Financial projections don’t lie, yet the accuracy of each projection lies with the integrity of the numbers. If you’re a single user of property or space, transaction modeling is vital to negotiating the sharpest deal terms. Real estate options should not be limited to discussions supported by rough back-of-the-envelope analysis. A good deal per market conditions may not meet the economic (and layout) needs of your business. Evaluate your options via formal transaction modeling (e.g., Pro-Calc, ROI-Muse, etc.) that is presented by an established and mature commercial real estate agent. (Note: It’s not likely you would accept accounting or legal advice from an inexperienced CPA or attorney.)

Intangibles (eg. loss factor) and tangibles (eg. free rent, escalations, and layout via Tenant Improvements (TI)) become a baseline [of costs and concessions] to add to relocation expenses. The goal is to compare projection results in a structured matrix to identify deal terms that meet your specific needs. This approach will help you identify deal terms that meet your specific needs, and arrange opportunities in succession of preference. Be prepared to select opportunities that meet your needs AND be prepared to choose none (starting over) if your terms cannot be met. Your real estate agent can suggest enough lead time for the search, secure, and build process to afford you leverage to negotiate for a space at your pace.

Make the Match

Identifying deal numbers reveals the “price” of each [building] choice to decide its worth/fit to your business. Commoditizing each deal positions you to focus on how the attributes of a choice meets the operating needs of your business and staff; prioritize choices to fit your needs. Your commercial real estate agent (a/k/a Tenant Rep) should be working closely with your real estate committee or designated project manager to ensure your space options are aligned with space needs, budget constraints, and legal flexibility of use. (Note: An agent with a QPCR or MCR designation from Corenet Global will refer to this as Enterprise Alignment engineered with a Work Place Solution.)

Deal terms can be sharpened by knowing the owner’s cost to carry the building (i.e. operating, maintenance, utilities, TI costs, mortgage(s)) and softness for legal terms. An established commercial real estate agent who is well-versed with the local market may have these answers. (Note: I identified this for most deals I made; it contributed to negotiating sharp deals (business and legal terms) for each choice.)

Lease vs Sale

Lease. The business terms of a lease are created by crossing the cost and profit needs of the owner, with your budget needs, with the market value for the space. Knowing the owner’s rough property costs and softness for legal terms will help guide you to negotiate the sharpest business and legal terms of the lease. The content of each term sheet drives the financial model of the deal. (Note: renewal options and expansion rights are negotiable; each property owner addresses them to match the needs of their property).

Sale. Whether you’re selling a property or buying one, the most effective means of identifying its market value is to compare its capped NOI to comps adjusted to the property. Rent of all space, less expenses, equals NOI, divided by a capitalization (cap) rate. (Accurate income and expense figures will produce an accurate NOI.) The offered price can be tuned up or down via the cap rate (1 point = 100 basis points). Compare the estimated property value to comparables, adjusting the comps up or down for differences to your property. The result will give you the property’s market value (and its ability to compete with comps). Capitalized Price Estimate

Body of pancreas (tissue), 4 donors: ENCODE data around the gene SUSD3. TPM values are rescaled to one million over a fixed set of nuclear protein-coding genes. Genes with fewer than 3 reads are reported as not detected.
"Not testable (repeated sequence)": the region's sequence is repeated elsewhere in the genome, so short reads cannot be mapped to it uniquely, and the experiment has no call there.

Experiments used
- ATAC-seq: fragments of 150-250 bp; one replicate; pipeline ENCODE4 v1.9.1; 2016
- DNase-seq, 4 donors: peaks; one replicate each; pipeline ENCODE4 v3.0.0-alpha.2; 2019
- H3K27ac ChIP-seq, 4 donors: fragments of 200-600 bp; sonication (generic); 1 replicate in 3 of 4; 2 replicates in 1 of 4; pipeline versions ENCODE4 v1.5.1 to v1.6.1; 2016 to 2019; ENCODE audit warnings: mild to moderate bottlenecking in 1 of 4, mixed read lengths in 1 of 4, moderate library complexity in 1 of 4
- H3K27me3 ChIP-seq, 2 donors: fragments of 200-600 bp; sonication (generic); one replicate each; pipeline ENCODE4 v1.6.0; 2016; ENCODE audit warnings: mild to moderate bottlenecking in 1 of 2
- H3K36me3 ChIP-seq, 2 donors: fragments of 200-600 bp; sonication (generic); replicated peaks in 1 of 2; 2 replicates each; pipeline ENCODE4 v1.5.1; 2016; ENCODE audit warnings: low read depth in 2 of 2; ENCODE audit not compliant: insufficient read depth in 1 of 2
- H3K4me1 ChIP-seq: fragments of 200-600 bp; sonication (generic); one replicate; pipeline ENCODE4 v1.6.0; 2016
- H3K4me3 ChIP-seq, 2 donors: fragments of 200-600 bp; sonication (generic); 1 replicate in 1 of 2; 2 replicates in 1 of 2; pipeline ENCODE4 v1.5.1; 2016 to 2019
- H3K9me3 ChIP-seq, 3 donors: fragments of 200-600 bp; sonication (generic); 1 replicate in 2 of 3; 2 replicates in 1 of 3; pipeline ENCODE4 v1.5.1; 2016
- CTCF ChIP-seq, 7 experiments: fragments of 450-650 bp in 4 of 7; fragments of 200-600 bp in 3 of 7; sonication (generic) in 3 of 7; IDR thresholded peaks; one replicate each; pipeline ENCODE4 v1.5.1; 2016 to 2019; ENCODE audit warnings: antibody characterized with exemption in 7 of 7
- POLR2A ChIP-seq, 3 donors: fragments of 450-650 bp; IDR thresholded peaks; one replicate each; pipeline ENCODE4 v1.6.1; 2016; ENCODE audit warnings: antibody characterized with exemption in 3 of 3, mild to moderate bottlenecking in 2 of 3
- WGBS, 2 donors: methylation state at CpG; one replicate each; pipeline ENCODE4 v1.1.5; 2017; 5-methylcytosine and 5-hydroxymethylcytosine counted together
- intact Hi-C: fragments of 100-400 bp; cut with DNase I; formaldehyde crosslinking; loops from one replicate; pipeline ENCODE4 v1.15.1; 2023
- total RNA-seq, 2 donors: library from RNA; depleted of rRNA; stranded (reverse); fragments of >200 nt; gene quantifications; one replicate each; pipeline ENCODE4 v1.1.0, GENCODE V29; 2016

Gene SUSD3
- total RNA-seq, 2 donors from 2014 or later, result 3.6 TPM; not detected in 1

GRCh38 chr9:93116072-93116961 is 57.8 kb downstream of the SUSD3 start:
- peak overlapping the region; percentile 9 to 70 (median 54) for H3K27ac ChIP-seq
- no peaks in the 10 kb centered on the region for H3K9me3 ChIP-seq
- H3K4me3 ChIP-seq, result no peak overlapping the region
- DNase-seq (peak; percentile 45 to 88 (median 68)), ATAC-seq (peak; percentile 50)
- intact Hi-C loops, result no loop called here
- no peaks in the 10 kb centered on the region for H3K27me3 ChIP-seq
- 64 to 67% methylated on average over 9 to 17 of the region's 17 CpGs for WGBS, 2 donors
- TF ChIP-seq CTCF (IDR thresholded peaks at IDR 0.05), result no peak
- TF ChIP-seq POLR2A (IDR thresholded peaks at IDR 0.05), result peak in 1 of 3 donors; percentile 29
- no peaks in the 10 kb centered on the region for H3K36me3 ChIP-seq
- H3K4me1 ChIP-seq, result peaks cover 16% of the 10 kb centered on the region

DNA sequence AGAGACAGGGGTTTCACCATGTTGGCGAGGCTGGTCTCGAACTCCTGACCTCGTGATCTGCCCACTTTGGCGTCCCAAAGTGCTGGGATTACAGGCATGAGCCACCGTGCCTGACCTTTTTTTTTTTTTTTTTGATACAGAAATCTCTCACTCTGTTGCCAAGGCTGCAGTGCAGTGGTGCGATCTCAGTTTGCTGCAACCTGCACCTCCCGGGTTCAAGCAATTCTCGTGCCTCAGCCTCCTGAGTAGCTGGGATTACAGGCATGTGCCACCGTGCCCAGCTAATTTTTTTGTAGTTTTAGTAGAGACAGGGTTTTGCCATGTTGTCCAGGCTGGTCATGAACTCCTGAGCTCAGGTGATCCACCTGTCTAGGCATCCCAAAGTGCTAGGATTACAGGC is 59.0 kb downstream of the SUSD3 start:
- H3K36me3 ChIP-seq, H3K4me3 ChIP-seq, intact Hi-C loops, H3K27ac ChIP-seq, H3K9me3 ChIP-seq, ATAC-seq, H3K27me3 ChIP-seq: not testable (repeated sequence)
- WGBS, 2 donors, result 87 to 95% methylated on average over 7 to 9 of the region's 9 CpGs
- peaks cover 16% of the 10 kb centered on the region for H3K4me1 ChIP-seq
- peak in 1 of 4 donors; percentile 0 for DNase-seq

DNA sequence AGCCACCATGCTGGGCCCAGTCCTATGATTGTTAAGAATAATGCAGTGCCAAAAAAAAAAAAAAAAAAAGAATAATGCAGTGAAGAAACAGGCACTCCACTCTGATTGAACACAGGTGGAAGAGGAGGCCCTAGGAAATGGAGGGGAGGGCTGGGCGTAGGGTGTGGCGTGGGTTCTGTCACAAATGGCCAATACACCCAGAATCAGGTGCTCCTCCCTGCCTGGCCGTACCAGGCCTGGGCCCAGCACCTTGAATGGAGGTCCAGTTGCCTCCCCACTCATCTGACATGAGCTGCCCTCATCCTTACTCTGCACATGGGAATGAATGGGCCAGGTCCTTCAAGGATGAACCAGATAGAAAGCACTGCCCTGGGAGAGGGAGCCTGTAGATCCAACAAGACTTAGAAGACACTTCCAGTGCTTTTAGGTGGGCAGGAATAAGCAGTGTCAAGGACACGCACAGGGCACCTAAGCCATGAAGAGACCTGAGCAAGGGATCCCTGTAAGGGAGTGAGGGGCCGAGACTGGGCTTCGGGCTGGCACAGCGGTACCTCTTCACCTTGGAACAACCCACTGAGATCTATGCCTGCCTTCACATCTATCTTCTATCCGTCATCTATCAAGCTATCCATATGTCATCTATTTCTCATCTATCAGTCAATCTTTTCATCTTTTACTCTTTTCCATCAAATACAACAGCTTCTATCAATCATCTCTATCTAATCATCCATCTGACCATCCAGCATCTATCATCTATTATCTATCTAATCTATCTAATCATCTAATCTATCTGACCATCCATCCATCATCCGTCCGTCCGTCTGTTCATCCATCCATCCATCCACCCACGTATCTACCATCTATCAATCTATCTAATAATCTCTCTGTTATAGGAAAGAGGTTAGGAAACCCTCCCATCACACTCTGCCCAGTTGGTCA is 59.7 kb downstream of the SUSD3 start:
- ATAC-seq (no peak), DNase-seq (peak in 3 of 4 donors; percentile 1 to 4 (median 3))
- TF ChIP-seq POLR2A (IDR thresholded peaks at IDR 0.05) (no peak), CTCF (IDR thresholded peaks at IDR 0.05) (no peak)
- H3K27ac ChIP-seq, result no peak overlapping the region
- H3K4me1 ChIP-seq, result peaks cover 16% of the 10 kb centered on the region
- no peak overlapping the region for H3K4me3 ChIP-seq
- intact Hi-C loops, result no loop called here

Caveat: When buying income-producing property, ask the seller to represent that the income and expense figures are accurate. Sellers often require buyers to sign a Non-Disclosure Agreement (NDA) before issuing their data; ask the Seller to add that representation to the NDA. (Note: If you’re dealing with a slippery seller, your CFO or CPA may need to negotiate obtaining reliable property figures.) Risk from questionable income and expense figures can be factored by raising the cap rate with a risk premium (e.g., tenths of or full basis point(s)). Your analyst’s model of the data will reveal which property you’re reviewing is worth buying and is the most financeable. A sale contract (and deed) that protects the seller and buyer fairly is critical.

If your commercial real estate (brokerage or investment) business needs a savvy analyst for a lease or sale deal, who can also present with charisma, please contact me to discuss your specific needs. If I can be of help to your transaction, see Publisher’s Corner to learn how to hire me and my read my bio.

Apply Efficient Frontier to Guide Property Returns

MT Ofc



Are you bringing spaces to market for re-let 1-3 months ahead of the lease expiration date?  Are you applying the same lead time for lease renewals?  (Even 6 months lead time puts your property cash flows [and relationship with tenants] at undue risk).  Do you know if market competitive lease terms, or transactional renewals and re-lets are good for property returns?    Consider viewing your multi-tenant property as a collection of investments (i.e. leases) that generate a portfolio return from the interaction of cash flows.

EF clip art

Efficient Frontier